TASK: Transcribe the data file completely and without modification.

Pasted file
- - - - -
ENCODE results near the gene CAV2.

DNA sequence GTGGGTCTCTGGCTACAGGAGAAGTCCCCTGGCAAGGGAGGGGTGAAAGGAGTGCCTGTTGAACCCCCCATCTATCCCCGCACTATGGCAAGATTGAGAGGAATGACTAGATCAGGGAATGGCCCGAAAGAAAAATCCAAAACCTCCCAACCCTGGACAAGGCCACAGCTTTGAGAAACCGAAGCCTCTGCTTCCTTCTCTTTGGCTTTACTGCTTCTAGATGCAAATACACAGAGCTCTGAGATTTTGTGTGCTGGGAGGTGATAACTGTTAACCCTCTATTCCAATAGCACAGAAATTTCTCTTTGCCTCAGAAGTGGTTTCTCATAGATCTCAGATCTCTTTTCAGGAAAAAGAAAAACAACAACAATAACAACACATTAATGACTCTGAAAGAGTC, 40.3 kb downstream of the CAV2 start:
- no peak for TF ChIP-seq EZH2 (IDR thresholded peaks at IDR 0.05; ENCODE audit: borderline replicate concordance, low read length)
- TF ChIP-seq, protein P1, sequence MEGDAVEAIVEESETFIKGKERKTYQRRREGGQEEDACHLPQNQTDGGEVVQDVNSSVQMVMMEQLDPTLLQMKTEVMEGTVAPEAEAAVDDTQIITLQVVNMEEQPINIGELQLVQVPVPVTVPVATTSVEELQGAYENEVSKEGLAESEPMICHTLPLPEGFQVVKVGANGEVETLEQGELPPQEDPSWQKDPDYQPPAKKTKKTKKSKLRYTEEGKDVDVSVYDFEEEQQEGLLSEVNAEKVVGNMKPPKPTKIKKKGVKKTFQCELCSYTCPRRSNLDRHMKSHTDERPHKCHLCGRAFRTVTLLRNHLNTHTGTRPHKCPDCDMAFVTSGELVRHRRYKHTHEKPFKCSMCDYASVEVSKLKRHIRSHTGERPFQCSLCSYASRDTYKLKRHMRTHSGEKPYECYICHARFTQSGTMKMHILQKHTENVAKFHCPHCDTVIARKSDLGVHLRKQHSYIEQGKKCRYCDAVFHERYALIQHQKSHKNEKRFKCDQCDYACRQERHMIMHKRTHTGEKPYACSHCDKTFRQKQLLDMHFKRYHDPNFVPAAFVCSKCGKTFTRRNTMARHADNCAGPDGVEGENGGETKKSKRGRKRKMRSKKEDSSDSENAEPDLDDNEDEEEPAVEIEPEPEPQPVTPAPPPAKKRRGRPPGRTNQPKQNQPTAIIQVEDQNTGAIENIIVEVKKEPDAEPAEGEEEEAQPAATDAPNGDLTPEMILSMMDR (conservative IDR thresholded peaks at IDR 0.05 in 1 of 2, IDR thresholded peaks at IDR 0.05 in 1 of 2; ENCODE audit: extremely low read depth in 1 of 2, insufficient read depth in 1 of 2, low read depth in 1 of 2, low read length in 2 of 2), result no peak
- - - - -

ENCODE results near the gene CAV2.

DNA sequence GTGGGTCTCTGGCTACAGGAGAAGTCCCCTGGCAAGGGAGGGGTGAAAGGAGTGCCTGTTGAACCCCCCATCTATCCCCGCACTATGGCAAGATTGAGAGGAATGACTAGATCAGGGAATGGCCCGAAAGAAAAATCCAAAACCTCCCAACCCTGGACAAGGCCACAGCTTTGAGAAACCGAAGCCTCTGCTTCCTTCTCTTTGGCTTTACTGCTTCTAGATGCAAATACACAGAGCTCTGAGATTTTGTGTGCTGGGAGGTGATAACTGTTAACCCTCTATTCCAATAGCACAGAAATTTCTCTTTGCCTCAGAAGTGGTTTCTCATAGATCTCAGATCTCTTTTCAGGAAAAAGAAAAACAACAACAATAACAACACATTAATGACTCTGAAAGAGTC, 40.3 kb downstream of the CAV2 start:
- no peak for TF ChIP-seq EZH2 (IDR thresholded peaks at IDR 0.05; ENCODE audit: borderline replicate concordance, low read length)
- TF ChIP-seq, protein P1, sequence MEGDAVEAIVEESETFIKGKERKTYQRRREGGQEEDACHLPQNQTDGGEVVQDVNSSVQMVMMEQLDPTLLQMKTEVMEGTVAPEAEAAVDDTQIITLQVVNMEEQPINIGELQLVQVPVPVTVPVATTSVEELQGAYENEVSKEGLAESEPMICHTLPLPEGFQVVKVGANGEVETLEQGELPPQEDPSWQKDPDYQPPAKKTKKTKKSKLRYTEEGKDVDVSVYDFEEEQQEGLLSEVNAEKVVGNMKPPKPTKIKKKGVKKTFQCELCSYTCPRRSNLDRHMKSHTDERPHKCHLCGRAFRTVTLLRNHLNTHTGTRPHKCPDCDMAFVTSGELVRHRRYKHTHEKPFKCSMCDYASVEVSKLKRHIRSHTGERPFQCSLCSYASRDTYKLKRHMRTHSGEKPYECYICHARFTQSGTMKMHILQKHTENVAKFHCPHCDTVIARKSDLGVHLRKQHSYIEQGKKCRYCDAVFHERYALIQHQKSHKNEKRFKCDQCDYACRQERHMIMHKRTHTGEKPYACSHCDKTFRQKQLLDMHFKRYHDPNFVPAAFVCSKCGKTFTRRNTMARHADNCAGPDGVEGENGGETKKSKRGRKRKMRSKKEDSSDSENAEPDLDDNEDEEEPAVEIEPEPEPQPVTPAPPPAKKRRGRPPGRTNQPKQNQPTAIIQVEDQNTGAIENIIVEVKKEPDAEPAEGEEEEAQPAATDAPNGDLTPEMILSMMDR (conservative IDR thresholded peaks at IDR 0.05 in 1 of 2, IDR thresholded peaks at IDR 0.05 in 1 of 2; ENCODE audit: extremely low read depth in 1 of 2, insufficient read depth in 1 of 2, low read depth in 1 of 2, low read length in 2 of 2), result no peak